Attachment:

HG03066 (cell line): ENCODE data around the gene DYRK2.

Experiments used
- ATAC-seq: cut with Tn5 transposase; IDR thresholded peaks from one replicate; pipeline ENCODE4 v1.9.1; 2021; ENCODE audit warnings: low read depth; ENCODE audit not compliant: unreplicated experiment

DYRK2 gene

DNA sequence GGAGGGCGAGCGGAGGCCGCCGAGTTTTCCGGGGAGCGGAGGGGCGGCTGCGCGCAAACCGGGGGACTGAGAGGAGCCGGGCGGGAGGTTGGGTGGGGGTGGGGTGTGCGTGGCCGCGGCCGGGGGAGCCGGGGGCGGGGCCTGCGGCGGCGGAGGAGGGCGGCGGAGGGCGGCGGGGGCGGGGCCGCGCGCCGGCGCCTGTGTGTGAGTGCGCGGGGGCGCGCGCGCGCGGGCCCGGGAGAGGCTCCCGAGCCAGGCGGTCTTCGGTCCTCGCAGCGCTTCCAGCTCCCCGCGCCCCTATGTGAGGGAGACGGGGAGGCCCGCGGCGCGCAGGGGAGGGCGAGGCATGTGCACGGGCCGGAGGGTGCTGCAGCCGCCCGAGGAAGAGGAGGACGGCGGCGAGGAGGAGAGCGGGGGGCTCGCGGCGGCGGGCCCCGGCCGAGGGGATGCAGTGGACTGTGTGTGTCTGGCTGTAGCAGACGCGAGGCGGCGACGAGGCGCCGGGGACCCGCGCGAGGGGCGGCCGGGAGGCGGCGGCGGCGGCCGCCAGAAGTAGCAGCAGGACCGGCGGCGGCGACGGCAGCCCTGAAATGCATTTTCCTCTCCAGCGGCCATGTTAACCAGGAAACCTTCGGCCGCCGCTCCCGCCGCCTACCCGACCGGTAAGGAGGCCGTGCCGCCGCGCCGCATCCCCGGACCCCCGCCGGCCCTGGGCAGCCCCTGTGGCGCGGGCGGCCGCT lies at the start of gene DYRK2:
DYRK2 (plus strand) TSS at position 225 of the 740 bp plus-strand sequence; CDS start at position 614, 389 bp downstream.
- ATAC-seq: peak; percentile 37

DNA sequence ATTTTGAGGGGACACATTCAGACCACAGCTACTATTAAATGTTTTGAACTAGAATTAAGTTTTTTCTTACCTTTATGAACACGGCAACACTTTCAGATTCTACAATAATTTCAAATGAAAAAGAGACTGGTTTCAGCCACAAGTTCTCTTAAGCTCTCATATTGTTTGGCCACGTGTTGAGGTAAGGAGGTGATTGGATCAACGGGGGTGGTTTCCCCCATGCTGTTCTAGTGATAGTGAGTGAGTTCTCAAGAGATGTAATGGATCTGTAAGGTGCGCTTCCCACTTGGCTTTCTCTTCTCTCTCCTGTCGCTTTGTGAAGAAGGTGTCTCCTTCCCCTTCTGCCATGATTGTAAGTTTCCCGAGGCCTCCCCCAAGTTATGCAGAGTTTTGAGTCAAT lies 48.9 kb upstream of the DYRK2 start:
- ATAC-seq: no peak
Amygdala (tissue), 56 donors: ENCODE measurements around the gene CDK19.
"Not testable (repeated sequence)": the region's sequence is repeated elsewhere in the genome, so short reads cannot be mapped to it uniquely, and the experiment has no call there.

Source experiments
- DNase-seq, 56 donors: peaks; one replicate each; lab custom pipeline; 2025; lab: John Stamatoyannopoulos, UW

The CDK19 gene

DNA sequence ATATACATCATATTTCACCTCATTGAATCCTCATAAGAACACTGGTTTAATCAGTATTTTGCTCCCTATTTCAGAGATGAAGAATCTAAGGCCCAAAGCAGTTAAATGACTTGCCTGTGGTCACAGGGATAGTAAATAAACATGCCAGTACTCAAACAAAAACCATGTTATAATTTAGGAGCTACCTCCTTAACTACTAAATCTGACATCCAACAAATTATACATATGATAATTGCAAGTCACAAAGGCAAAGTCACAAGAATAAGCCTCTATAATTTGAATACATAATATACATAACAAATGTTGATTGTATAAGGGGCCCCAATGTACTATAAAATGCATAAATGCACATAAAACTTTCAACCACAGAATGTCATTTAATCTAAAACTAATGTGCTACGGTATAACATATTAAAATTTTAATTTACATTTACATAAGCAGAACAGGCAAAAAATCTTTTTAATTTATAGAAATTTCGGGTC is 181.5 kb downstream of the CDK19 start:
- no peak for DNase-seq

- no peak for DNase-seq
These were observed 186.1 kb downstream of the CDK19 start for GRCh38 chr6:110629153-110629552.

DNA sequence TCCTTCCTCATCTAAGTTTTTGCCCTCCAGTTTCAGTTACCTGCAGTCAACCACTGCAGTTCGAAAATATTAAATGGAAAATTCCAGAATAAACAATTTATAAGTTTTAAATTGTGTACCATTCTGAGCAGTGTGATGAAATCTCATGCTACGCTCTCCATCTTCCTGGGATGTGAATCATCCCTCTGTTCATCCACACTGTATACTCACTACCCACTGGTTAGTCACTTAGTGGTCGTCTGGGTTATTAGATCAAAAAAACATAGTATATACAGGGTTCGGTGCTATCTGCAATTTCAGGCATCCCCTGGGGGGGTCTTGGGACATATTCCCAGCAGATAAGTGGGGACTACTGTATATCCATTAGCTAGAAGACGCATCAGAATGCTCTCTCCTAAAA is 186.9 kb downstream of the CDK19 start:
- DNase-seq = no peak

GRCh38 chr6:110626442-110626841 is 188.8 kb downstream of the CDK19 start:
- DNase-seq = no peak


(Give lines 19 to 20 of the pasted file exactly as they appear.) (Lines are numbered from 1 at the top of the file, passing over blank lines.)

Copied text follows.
DNA sequence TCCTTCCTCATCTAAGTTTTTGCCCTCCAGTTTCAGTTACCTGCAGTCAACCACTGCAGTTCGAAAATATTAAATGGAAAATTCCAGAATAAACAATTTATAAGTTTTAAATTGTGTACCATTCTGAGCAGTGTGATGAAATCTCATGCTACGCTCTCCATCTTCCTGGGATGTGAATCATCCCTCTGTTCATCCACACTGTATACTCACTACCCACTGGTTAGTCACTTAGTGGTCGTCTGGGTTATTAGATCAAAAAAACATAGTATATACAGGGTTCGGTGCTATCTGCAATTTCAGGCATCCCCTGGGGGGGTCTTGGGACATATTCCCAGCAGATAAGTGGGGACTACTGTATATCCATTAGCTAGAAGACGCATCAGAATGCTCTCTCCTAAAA is 186.9 kb downstream of the CDK19 start:
- DNase-seq = no peak